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Re: ACTION-308 (part 2) Updates to 'The Self-Describing Web'

From: John Kemp <john@jkemp.net>
Date: Thu, 7 Jan 2010 10:57:32 -0500
Cc: "www-tag@w3.org WG" <www-tag@w3.org>
Message-Id: <57E17F45-9AA1-4691-85E5-205413D9EBD2@jkemp.net>
To: Eric J. Bowman <eric@bisonsystems.net>
On Jan 5, 2010, at 9:33 PM, Eric J. Bowman wrote:

> Is ACTION-308 saying that the common implementation of XSLT on the Web
> is wrong, and that all the major browsers are broken?

ACTION-308 basically says only that we should revise [SDW] and [AuthMeta] to acknowledge the fact that content sniffing occurs and that if you have to sniff you should do so in a secure and accepted manner.

>  Most XSLT-based
> Web systems out there follow the longstanding model described here:
> 
> http://w3schools/xsl/
> http://www.w3schools.com/xsl/cdcatalog_with_xsl.xml
> 
> Take an .xml document, embed an XML PI for the XSLT transformation,
> serve as text/xml, and voila!  Works in all major browsers, none of
> which consult the user about the privilege escalation consequences of
> treating the XSLT output as text/html, right down to allowing
> Javascript to execute, despite the authoritative type being text/xml.

I believe that the IETF content sniffing draft [BarthSniff] says that both sniffed text/html and sniffed text/xml are scriptable and thus there should be no privilege escalation between text/xml and text/html (they would be considered the same from a security perspective). I'd also note that the authoritative type and sniffed type seem to agree in the case you mention - the transformation is executed by the browser after it has received the content if I understand your case correctly?

> 
> If this is so, does serving the .xml document as application/xml suffer
> the same fate?  Consider:
> 
> http://www.w3.org/TR/MathML2/overview.xml
> 
> Not that they're using Javascript, but there's no reason it wouldn't
> work if they did.  Is the TAG saying that HTML content must be served
> with an HTML media type?

If HTML content is served over the Web (between an HTTP client and server, say) then are advantages described in [AuthMeta] and [SDW] to using authoritative metadata to correctly label the content sent "over the wire" between the server and the client. Once the client has that content however, it may certainly perform additional work on it, such as transforming it from one content type to another. The TAG findings do not, I believe, govern such transformations, executed only after content has been acquired and recognized.

Regards,

- johnk

[AuthMeta] http://www.w3.org/2001/tag/doc/mime-respect.html
[SDW] http://www.w3.org/2001/tag/doc/selfDescribingDocuments.html
[BarthSniff] http://tools.ietf.org/html/draft-abarth-mime-sniff-03

> 
> -Eric
> 
> John Kemp wrote:
>> 
>> Hello,
>> 
>> As the second part of ACTION-308, I propose the following updates to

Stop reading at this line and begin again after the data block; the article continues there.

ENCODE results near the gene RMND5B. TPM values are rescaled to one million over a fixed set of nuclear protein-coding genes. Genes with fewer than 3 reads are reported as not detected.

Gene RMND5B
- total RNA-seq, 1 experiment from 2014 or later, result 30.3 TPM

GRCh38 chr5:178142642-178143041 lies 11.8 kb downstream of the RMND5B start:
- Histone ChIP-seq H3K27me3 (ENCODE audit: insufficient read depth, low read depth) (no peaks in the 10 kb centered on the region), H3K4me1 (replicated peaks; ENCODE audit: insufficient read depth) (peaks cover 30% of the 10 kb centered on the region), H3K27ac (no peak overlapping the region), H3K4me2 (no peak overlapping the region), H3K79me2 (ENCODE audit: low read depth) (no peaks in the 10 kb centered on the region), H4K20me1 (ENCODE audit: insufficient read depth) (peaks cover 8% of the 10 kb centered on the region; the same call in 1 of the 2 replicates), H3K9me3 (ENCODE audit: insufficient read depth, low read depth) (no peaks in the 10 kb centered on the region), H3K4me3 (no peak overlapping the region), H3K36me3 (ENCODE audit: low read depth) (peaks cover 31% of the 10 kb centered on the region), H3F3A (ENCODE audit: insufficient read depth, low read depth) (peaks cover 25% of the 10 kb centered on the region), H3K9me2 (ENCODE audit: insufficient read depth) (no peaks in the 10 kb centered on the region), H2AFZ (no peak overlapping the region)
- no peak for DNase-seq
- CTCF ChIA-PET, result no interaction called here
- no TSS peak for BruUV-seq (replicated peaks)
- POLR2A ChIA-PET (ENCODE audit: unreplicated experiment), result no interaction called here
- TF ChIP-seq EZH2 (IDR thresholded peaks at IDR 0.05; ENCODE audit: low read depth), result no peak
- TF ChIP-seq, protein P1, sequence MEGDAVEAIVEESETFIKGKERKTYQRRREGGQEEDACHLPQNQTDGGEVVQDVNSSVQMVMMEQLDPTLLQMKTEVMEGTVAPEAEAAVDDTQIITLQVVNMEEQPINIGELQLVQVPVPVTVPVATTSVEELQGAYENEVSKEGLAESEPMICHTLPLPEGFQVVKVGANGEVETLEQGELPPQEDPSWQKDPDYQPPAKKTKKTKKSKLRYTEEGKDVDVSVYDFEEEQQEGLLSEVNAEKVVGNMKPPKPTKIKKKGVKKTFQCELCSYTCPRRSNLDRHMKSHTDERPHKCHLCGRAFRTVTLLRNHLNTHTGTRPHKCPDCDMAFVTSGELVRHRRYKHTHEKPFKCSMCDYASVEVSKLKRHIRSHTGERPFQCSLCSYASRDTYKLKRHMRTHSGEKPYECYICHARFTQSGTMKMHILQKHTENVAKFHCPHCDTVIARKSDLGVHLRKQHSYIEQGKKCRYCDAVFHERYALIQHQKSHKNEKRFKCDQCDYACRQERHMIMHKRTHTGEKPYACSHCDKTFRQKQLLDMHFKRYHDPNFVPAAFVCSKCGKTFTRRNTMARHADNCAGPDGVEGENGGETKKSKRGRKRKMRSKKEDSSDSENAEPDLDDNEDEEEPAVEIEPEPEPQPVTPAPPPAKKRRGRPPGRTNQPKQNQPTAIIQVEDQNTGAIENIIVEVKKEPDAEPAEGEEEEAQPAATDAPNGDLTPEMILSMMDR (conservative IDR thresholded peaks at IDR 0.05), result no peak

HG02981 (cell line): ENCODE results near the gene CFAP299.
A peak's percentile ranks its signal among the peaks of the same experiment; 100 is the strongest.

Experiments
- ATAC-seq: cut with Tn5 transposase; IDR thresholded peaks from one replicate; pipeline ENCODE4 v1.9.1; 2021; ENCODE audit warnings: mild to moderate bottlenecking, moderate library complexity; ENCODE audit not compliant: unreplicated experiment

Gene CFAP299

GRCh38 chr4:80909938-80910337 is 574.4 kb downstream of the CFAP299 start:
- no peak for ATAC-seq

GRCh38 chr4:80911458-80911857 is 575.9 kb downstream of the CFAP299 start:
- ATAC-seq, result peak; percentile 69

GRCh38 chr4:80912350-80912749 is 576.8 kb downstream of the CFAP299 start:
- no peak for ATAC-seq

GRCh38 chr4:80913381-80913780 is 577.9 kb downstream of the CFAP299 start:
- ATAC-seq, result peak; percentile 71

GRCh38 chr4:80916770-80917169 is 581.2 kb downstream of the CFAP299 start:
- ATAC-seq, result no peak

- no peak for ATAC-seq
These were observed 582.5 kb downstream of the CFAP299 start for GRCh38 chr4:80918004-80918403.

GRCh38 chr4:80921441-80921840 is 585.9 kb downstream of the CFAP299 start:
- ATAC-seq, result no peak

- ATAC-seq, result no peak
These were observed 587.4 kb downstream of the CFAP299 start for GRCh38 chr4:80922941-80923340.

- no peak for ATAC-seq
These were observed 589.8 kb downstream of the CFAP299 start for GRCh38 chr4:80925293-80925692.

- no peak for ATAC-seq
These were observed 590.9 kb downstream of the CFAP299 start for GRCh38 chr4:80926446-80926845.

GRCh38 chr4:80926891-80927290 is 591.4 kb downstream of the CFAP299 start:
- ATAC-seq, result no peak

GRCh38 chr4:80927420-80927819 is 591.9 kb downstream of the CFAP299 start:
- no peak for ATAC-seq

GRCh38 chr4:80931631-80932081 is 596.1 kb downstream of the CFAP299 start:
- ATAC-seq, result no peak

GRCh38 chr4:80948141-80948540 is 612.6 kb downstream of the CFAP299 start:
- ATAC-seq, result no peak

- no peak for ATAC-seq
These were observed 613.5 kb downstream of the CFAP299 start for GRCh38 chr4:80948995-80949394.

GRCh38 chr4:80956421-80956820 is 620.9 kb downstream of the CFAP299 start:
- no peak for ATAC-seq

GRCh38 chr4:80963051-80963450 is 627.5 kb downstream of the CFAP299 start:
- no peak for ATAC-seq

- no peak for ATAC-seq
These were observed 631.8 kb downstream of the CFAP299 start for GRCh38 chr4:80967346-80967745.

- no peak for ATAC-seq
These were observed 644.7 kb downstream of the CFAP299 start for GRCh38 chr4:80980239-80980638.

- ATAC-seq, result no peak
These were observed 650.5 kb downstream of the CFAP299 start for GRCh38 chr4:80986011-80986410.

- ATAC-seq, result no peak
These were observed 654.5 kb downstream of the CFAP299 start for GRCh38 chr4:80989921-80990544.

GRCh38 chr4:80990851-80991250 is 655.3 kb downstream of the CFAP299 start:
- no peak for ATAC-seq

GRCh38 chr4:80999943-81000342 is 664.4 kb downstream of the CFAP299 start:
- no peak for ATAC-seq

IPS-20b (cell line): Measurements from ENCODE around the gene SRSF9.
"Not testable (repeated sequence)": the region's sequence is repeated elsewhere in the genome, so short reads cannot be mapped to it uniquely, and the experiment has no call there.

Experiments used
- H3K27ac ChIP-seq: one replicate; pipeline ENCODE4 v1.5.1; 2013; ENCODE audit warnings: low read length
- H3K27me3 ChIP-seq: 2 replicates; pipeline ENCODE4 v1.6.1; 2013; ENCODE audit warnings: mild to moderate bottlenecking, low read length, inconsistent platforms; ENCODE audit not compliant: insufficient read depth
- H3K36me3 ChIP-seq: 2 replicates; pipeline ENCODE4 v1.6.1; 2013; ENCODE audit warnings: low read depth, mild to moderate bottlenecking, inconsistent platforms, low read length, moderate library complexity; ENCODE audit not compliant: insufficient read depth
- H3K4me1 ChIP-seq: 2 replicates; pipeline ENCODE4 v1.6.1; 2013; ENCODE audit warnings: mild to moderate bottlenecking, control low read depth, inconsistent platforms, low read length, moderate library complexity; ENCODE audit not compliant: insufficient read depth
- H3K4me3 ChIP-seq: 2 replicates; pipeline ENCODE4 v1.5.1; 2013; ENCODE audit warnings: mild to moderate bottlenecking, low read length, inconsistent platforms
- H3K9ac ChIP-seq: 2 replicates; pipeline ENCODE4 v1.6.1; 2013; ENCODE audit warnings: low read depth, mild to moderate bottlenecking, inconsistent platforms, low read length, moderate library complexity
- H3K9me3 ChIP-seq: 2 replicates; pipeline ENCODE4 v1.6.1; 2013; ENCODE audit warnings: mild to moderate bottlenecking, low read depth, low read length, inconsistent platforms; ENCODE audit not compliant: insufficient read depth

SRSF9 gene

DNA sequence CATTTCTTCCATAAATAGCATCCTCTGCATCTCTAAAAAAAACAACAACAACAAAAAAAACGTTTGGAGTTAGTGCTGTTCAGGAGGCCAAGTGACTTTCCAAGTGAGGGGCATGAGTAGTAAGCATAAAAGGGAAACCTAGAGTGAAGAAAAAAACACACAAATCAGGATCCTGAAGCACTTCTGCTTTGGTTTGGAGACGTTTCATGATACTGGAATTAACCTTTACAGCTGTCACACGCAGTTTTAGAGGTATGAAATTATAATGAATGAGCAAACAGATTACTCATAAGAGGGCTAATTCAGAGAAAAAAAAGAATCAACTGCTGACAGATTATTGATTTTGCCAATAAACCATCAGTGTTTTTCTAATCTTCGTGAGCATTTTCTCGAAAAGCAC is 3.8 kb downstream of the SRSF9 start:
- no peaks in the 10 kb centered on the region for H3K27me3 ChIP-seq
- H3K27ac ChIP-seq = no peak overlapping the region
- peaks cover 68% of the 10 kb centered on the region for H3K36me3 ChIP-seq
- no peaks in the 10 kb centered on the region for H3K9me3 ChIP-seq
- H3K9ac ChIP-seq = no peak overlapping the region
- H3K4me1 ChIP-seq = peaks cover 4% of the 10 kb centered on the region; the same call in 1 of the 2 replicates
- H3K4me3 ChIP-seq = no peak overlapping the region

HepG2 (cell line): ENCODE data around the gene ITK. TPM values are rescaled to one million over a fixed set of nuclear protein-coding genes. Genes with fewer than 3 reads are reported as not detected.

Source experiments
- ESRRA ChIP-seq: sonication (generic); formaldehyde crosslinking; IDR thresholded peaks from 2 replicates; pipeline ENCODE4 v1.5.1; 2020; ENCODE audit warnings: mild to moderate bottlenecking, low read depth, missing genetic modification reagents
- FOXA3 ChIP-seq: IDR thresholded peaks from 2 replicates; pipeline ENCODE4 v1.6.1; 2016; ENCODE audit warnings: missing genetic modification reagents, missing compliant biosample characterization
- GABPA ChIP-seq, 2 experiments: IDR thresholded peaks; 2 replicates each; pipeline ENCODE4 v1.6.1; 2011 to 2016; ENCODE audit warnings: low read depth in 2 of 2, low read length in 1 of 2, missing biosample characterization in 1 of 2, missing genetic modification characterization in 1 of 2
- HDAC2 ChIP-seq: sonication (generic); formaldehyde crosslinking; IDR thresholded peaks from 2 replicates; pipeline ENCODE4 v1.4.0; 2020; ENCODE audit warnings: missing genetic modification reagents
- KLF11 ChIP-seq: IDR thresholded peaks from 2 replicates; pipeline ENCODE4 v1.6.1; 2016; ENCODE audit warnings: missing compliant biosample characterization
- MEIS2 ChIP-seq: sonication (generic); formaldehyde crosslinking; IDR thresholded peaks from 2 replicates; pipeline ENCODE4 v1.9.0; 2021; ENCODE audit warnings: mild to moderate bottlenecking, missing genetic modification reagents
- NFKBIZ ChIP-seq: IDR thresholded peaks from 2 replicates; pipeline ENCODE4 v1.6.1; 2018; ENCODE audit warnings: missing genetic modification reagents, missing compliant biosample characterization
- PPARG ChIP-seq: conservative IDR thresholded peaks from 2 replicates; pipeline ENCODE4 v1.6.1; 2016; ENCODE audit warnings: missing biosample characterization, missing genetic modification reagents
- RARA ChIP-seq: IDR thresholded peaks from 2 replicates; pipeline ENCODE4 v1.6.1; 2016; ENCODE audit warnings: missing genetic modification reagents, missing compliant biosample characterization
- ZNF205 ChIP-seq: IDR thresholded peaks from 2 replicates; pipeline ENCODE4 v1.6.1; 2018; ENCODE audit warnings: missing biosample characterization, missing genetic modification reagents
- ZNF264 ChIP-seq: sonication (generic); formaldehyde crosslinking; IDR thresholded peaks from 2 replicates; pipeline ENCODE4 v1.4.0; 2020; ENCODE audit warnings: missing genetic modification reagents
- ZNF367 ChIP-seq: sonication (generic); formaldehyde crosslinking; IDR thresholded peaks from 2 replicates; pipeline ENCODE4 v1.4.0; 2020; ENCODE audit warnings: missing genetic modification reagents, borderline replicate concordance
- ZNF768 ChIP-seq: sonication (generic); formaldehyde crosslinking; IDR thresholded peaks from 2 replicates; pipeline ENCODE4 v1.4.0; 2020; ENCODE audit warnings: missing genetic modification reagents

>> 'The Self-Describing Web' finding [SelfDescWeb], to acknowledge the
>> reality of content-type sniffing. I shall now mark ACTION-308 to be
>> 'pending review'.
>> 
>> Regards,
>> 
>> - johnk
>> 
>> [SelfDescWeb] -
>> http://www.w3.org/2001/tag/doc/selfDescribingDocuments.html
>> [ACTION-308] - http://www.w3.org/2001/tag/group/track/actions/308
>> [F2FMinutesSep2009] -
>> http://www.w3.org/2001/tag/2009/09/24-minutes#item03
>> 
>> (begin proposed changes)
>> 
>> 1.
>> 
>> Section 1: Introduction
>> 
>> After bullet point:
>> 
>> Each representation should include standard machine-readable
>> indications, such as HTTP Content-type headers, XML encoding
>> declarations, etc., of the standards and conventions used to encode
>> it. 
>> 
>> Add:
>> 
>> ... and every effort should be made to ensure that the intentions of
>> the content author and publisher regarding interpretation of the
>> content are accurately conveyed in such indications.
>> 
>> 2.
>> 
>> Section 2: The Web's Standard Retrieval Algorithm
>> 
>> After paragraph:
>> 
>> Consider instead a different example, in which Bob clicks on a link
>> to ftp://example.com/todaysnews. Although Bob's browser can easily
>> open an FTP connection to retrieve a file, there is no way for the
>> browser to reliably determine the nature of the information received.
>> Even if the URI were ftp://example.com/todaysnews.html the browser
>> would be guessing if it assumed that the file's contents were HTML,
>> since no normative specification ensures that data from ftp URIs
>> ending in .html is in any particular format. 
>> 
>> Add:
>> 
>> As noted above, and for other reasons (such as content aggregation),
>> it may not be possible for a browser to reliably determine, via
>> inspection of a Content-Type HTTP header or other external metadata
>> alone, the intended interpretation of Web content. In such cases, a
>> browser may inspect the content directly (commonly known as
>> "sniffing"). The consequences of such an action are described in
>> [AuthoritativeMetadata]. In particular, sniffing Web content should
>> only be done using an accepted and secure algorithm, such as
>> [BarthSniff].
>> 
>> 3.
>> 
>> References:
>> 
>> Add:
>> 
>> [BarthSniff] http://tools.ietf.org/html/draft-abarth-mime-sniff-03
> 
Received on Thursday, 7 January 2010 15:58:06 UTC

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